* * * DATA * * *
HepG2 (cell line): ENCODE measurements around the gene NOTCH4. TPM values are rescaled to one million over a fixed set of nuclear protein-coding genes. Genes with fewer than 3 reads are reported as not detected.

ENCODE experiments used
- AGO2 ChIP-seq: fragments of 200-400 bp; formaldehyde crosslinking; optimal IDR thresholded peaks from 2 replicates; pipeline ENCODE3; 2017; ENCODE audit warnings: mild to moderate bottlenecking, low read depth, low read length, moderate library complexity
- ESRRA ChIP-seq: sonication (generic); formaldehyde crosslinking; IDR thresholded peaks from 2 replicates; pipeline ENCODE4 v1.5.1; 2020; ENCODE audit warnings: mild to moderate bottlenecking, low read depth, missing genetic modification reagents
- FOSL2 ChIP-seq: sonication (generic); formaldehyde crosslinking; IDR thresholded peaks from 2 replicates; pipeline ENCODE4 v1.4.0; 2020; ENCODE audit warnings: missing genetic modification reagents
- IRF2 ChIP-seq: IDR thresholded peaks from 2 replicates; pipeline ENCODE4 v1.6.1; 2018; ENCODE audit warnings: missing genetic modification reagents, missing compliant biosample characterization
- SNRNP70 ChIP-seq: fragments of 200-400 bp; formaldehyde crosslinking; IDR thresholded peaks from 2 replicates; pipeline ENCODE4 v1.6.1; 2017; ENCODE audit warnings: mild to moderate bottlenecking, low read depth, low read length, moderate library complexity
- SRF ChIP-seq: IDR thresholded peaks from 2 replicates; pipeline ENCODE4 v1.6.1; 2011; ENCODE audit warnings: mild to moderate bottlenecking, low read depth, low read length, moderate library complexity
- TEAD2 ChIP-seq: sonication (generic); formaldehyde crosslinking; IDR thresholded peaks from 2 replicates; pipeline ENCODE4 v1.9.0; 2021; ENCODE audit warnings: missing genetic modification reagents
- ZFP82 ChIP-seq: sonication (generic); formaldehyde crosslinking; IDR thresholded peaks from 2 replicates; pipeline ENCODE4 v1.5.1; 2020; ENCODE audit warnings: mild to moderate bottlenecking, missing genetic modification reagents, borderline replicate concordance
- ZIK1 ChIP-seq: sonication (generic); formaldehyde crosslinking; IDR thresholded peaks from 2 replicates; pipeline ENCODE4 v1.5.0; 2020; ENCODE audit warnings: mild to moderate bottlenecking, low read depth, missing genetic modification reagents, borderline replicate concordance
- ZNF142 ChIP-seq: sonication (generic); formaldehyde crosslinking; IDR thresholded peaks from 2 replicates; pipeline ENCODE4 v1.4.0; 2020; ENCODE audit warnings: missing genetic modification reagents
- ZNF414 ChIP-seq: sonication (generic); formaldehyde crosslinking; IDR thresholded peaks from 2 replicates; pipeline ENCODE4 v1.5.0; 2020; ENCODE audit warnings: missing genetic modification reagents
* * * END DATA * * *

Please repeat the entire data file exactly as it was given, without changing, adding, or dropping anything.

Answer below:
HepG2 (cell line): ENCODE measurements around the gene NOTCH4. TPM values are rescaled to one million over a fixed set of nuclear protein-coding genes. Genes with fewer than 3 reads are reported as not detected.

ENCODE experiments used
- AGO2 ChIP-seq: fragments of 200-400 bp; formaldehyde crosslinking; optimal IDR thresholded peaks from 2 replicates; pipeline ENCODE3; 2017; ENCODE audit warnings: mild to moderate bottlenecking, low read depth, low read length, moderate library complexity
- ESRRA ChIP-seq: sonication (generic); formaldehyde crosslinking; IDR thresholded peaks from 2 replicates; pipeline ENCODE4 v1.5.1; 2020; ENCODE audit warnings: mild to moderate bottlenecking, low read depth, missing genetic modification reagents
- FOSL2 ChIP-seq: sonication (generic); formaldehyde crosslinking; IDR thresholded peaks from 2 replicates; pipeline ENCODE4 v1.4.0; 2020; ENCODE audit warnings: missing genetic modification reagents
- IRF2 ChIP-seq: IDR thresholded peaks from 2 replicates; pipeline ENCODE4 v1.6.1; 2018; ENCODE audit warnings: missing genetic modification reagents, missing compliant biosample characterization
- SNRNP70 ChIP-seq: fragments of 200-400 bp; formaldehyde crosslinking; IDR thresholded peaks from 2 replicates; pipeline ENCODE4 v1.6.1; 2017; ENCODE audit warnings: mild to moderate bottlenecking, low read depth, low read length, moderate library complexity
- SRF ChIP-seq: IDR thresholded peaks from 2 replicates; pipeline ENCODE4 v1.6.1; 2011; ENCODE audit warnings: mild to moderate bottlenecking, low read depth, low read length, moderate library complexity
- TEAD2 ChIP-seq: sonication (generic); formaldehyde crosslinking; IDR thresholded peaks from 2 replicates; pipeline ENCODE4 v1.9.0; 2021; ENCODE audit warnings: missing genetic modification reagents
- ZFP82 ChIP-seq: sonication (generic); formaldehyde crosslinking; IDR thresholded peaks from 2 replicates; pipeline ENCODE4 v1.5.1; 2020; ENCODE audit warnings: mild to moderate bottlenecking, missing genetic modification reagents, borderline replicate concordance
- ZIK1 ChIP-seq: sonication (generic); formaldehyde crosslinking; IDR thresholded peaks from 2 replicates; pipeline ENCODE4 v1.5.0; 2020; ENCODE audit warnings: mild to moderate bottlenecking, low read depth, missing genetic modification reagents, borderline replicate concordance
- ZNF142 ChIP-seq: sonication (generic); formaldehyde crosslinking; IDR thresholded peaks from 2 replicates; pipeline ENCODE4 v1.4.0; 2020; ENCODE audit warnings: missing genetic modification reagents
- ZNF414 ChIP-seq: sonication (generic); formaldehyde crosslinking; IDR thresholded peaks from 2 replicates; pipeline ENCODE4 v1.5.0; 2020; ENCODE audit warnings: missing genetic modification reagents